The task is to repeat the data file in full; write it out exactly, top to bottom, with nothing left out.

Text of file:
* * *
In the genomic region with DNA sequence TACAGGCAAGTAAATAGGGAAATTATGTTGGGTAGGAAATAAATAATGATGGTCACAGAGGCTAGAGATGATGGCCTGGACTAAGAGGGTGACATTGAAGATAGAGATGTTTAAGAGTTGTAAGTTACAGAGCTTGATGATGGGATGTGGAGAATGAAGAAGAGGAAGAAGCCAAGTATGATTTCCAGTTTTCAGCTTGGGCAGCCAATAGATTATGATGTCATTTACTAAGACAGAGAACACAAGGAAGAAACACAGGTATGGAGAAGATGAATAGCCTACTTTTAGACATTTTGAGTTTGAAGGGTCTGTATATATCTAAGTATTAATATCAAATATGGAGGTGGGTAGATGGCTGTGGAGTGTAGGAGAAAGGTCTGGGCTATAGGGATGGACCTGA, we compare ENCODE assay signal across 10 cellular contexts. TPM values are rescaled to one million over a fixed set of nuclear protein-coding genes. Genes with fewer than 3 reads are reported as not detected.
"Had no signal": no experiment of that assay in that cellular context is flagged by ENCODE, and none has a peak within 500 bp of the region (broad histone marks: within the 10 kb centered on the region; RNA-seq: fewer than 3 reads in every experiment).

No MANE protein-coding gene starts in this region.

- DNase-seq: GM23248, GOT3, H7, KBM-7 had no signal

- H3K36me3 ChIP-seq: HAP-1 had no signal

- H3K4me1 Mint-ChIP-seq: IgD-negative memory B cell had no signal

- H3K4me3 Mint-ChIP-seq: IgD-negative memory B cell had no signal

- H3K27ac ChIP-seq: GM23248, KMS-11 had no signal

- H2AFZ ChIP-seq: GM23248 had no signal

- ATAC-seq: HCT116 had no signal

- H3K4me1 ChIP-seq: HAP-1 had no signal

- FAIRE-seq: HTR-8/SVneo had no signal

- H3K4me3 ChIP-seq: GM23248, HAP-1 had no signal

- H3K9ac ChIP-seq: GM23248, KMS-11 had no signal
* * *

In the genomic region with DNA sequence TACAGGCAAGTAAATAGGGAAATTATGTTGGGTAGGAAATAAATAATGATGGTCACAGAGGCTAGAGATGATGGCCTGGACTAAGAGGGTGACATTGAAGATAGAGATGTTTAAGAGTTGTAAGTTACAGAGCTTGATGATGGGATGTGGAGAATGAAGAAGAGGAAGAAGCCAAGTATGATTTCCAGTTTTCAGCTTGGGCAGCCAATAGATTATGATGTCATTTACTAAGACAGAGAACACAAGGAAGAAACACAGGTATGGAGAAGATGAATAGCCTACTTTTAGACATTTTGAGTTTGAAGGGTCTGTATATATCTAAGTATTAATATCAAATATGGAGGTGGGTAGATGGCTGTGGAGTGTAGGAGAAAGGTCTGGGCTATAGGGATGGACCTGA, we compare ENCODE assay signal across 10 cellular contexts. TPM values are rescaled to one million over a fixed set of nuclear protein-coding genes. Genes with fewer than 3 reads are reported as not detected.
"Had no signal": no experiment of that assay in that cellular context is flagged by ENCODE, and none has a peak within 500 bp of the region (broad histone marks: within the 10 kb centered on the region; RNA-seq: fewer than 3 reads in every experiment).

No MANE protein-coding gene starts in this region.

- DNase-seq: GM23248, GOT3, H7, KBM-7 had no signal

- H3K36me3 ChIP-seq: HAP-1 had no signal

- H3K4me1 Mint-ChIP-seq: IgD-negative memory B cell had no signal

- H3K4me3 Mint-ChIP-seq: IgD-negative memory B cell had no signal

- H3K27ac ChIP-seq: GM23248, KMS-11 had no signal

- H2AFZ ChIP-seq: GM23248 had no signal

- ATAC-seq: HCT116 had no signal

- H3K4me1 ChIP-seq: HAP-1 had no signal

- FAIRE-seq: HTR-8/SVneo had no signal

- H3K4me3 ChIP-seq: GM23248, HAP-1 had no signal

- H3K9ac ChIP-seq: GM23248, KMS-11 had no signal